Another option is to query a large subset of the data and then narrow it down in memory. This is particularly useful if you are working with a definite subset of the data, like all the dogs in a city. You know there are a lot but you also know there aren't that many... so your CityDog search page can load all the dogs for the city in memory, which is a single pre-compiled query and then refine the results

protected List<Dod> GetSomeDogs( string name, int age, string city)
{
string query = "select value dog from Entities.DogSet where dog.Owner.Address.City == @City ";
    ObjectQuery<Dog> oQuery = new ObjectQuery<Dog>( query, YourContext );
    oQuery.Parameters.Add( new ObjectParameter( "City", city ) );

List<Dog> dogs = oQuery.ToList();

if( !String.IsNullOrEmpty(name) )
        dogs = dogs.Where( it => it.Name == name );
if( age > 0 )
        dogs = dogs.Where( it => it.Age == age );

return dogs;
}

It is particularly useful when you start displaying all the data then allow for filtering.

Problems: - Could lead to serious data transfer if you are not careful about your subset. - You can only filter on the data that you returned. It means that if you don't return the Dog.Owner association, you will not be able to filter on the Dog.Owner.Name So what is the best solution? There isn't any. You need to pick the solution that works best for you and your problem: - Use lambda-based query building when you don't care about pre-compiling your queries. - Use fully-defined pre-compiled Linq query when your object structure is not too complex. - Use EntitySQL/string concatenation when the structure could be complex and when the possible number of different resulting queries are small (which means fewer pre-compilation hits). - Use in-memory filtering when you are working with a smallish subset of the data or when you had to fetch all of the data on the data at first anyway (if the performance is fine with all the data, then filtering in memory will not cause any time to be spent in the db).

Singleton access

The best way to deal with your context and entities accross all your pages is to use the singleton pattern:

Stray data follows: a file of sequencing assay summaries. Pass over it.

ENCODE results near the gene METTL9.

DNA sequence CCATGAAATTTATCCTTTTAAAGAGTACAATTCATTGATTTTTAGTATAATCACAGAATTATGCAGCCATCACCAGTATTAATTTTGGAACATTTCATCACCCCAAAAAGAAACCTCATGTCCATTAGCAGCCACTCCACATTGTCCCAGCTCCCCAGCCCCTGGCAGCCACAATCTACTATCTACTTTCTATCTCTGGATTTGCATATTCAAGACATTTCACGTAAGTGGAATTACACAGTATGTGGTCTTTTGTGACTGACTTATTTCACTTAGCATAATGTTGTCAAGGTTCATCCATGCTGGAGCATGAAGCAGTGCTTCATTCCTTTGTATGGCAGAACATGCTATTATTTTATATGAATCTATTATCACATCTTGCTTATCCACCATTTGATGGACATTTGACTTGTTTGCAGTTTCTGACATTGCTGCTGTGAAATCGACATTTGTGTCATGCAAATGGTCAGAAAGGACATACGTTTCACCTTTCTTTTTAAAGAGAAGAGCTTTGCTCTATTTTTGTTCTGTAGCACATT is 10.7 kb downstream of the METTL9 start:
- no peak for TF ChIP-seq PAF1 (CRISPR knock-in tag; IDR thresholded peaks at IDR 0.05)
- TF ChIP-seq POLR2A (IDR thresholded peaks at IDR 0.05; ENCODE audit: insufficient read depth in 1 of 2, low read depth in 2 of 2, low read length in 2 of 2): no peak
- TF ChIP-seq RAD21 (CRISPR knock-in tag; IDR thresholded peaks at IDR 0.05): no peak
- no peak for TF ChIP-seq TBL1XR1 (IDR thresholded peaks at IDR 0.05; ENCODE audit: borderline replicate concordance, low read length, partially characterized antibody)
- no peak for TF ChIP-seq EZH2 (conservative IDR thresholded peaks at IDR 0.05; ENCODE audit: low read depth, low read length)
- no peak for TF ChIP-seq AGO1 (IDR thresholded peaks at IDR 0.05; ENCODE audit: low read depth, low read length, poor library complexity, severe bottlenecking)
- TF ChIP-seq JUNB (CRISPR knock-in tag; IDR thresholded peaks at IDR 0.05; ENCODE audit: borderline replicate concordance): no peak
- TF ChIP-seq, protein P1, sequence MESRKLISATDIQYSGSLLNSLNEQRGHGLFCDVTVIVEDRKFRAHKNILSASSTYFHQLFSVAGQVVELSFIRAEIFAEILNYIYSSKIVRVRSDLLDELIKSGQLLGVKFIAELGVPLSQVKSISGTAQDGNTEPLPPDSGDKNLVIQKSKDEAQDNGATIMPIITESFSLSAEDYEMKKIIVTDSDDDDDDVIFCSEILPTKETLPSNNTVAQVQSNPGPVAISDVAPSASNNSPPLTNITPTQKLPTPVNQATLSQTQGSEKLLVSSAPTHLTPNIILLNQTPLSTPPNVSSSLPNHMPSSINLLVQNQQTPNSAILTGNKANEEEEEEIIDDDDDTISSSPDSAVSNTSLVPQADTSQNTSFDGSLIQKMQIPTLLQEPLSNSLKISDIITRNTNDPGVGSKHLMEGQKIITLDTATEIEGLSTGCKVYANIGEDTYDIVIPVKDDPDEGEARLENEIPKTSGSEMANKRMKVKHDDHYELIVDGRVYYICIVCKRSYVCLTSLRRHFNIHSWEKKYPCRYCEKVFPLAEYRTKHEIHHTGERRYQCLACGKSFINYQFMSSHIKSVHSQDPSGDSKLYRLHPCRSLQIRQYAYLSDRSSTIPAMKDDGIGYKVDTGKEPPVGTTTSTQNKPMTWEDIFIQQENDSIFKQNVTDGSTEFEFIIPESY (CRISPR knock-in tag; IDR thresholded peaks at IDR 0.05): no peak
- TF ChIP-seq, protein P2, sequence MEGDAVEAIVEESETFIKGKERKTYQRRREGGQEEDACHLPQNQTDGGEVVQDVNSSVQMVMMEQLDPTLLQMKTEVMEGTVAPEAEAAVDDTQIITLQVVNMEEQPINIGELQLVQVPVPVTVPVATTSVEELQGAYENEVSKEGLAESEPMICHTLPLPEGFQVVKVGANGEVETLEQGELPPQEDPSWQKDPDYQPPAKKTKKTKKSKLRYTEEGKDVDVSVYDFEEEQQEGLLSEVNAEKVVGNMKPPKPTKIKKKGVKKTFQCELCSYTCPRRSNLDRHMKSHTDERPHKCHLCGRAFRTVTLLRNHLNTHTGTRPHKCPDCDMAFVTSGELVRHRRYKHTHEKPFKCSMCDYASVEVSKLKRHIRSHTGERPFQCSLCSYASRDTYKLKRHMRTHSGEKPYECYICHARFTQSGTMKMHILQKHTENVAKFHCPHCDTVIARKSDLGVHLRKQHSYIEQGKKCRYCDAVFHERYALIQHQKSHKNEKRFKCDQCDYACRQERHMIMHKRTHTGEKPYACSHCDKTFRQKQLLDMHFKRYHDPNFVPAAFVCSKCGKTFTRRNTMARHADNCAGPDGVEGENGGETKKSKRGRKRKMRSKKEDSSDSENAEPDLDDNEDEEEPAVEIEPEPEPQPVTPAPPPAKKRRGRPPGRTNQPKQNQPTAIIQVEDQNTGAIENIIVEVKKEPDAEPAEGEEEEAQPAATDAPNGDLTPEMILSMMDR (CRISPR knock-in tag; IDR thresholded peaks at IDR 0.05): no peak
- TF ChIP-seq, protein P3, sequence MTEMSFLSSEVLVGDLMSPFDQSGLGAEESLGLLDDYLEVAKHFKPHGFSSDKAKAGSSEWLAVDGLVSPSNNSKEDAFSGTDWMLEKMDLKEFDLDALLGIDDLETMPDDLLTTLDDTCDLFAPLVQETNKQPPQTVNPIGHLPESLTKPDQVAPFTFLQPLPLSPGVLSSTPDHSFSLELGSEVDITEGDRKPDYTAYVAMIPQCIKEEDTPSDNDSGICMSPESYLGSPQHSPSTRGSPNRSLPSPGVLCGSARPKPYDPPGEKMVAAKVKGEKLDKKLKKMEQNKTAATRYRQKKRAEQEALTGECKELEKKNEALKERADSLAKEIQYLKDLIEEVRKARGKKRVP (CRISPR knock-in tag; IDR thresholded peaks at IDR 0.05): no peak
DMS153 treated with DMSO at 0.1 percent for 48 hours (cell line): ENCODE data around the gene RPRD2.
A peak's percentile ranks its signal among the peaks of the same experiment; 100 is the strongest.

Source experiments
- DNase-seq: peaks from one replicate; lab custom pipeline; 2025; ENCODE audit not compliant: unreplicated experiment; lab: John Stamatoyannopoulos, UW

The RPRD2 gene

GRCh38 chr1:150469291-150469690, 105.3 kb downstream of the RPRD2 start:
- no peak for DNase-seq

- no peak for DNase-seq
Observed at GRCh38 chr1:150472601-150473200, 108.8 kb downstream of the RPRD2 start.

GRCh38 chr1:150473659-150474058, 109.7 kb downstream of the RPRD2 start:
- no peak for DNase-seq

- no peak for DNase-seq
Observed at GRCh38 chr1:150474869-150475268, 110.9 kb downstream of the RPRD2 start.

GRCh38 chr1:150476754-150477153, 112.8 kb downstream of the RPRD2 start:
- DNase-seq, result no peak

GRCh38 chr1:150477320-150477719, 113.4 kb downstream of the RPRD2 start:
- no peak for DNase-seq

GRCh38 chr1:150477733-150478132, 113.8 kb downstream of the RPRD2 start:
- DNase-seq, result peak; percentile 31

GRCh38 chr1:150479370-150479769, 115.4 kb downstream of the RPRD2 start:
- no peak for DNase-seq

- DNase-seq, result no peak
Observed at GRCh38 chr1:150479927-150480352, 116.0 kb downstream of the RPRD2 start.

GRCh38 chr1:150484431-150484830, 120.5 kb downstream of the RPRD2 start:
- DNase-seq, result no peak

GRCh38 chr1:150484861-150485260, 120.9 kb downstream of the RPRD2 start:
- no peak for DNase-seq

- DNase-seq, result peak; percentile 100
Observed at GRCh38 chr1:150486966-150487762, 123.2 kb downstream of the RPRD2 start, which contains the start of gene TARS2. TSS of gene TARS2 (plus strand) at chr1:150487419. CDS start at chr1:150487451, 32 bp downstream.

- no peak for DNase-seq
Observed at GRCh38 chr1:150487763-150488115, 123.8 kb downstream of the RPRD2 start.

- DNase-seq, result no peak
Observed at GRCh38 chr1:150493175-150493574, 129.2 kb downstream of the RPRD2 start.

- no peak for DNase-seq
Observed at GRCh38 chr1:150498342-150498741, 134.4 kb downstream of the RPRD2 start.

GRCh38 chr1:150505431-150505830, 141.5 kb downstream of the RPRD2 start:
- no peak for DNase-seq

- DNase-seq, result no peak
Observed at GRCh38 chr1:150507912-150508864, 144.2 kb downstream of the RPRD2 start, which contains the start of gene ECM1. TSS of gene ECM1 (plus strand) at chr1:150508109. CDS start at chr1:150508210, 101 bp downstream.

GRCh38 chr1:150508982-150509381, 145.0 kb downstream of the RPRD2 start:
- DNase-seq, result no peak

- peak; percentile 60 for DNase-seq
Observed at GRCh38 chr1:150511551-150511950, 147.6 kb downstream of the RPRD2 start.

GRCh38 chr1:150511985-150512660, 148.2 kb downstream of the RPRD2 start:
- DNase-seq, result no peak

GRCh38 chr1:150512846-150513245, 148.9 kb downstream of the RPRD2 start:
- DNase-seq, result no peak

public sealed class YourContext
{
    private const string instanceKey = "On3GoModelKey";

    YourContext(){}

    public static YourEntities Instance
    {
        get
        {
            HttpContext context = HttpContext.Current;
            if( context == null )
                return Nested.instance;

            if (context.Items[instanceKey] == null)
            {
                On3GoEntities entity = new On3GoEntities();
                context.Items[instanceKey] = entity;
            }
            return (YourEntities)context.Items[instanceKey];
        }
    }

    class Nested
    {
        // Explicit static constructor to tell C# compiler
        // not to mark type as beforefieldinit
        static Nested()
        {
        }

        internal static readonly YourEntities instance = new YourEntities();
    }
}

NoTracking, is it worth it?

When executing a query, you can tell the framework to track the objects it will return or not. What does it mean? With tracking enabled (the default option), the framework will track what is going on with the object (has it been modified? Created? Deleted?) and will also link objects together, when further queries are made from the database, which is what is of interest here.

For example, lets assume that Dog with ID == 2 has an owner which ID == 10.

Dog dog = (from dog in YourContext.DogSet where dog.ID == 2 select dog).FirstOrDefault();
    //dog.OwnerReference.IsLoaded == false;
    Person owner = (from o in YourContext.PersonSet where o.ID == 10 select dog).FirstOrDefault();
    //dog.OwnerReference.IsLoaded == true;

If we were to do the same with no tracking, the result would be different.